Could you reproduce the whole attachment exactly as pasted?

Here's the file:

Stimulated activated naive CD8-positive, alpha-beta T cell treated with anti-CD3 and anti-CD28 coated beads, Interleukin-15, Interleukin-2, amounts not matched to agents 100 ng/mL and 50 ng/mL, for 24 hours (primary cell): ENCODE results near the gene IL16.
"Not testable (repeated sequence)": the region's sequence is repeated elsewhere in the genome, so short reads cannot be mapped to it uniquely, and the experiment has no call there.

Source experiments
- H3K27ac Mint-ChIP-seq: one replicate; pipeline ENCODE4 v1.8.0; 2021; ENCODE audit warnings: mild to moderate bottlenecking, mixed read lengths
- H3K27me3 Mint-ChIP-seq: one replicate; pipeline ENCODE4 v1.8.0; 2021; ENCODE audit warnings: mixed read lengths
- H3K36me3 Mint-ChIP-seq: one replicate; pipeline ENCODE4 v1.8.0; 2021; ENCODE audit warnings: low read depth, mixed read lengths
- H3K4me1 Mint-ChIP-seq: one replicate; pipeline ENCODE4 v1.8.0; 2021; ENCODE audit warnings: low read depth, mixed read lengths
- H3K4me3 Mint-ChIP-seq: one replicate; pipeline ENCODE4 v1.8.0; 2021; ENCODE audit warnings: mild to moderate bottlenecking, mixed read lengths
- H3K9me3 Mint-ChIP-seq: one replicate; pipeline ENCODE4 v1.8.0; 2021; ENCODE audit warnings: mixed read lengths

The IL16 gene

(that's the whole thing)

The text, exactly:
Stimulated activated naive CD8-positive, alpha-beta T cell treated with anti-CD3 and anti-CD28 coated beads, Interleukin-15, Interleukin-2, amounts not matched to agents 100 ng/mL and 50 ng/mL, for 24 hours (primary cell): ENCODE results near the gene IL16.
"Not testable (repeated sequence)": the region's sequence is repeated elsewhere in the genome, so short reads cannot be mapped to it uniquely, and the experiment has no call there.

Source experiments
- H3K27ac Mint-ChIP-seq: one replicate; pipeline ENCODE4 v1.8.0; 2021; ENCODE audit warnings: mild to moderate bottlenecking, mixed read lengths
- H3K27me3 Mint-ChIP-seq: one replicate; pipeline ENCODE4 v1.8.0; 2021; ENCODE audit warnings: mixed read lengths
- H3K36me3 Mint-ChIP-seq: one replicate; pipeline ENCODE4 v1.8.0; 2021; ENCODE audit warnings: low read depth, mixed read lengths
- H3K4me1 Mint-ChIP-seq: one replicate; pipeline ENCODE4 v1.8.0; 2021; ENCODE audit warnings: low read depth, mixed read lengths
- H3K4me3 Mint-ChIP-seq: one replicate; pipeline ENCODE4 v1.8.0; 2021; ENCODE audit warnings: mild to moderate bottlenecking, mixed read lengths
- H3K9me3 Mint-ChIP-seq: one replicate; pipeline ENCODE4 v1.8.0; 2021; ENCODE audit warnings: mixed read lengths

The IL16 gene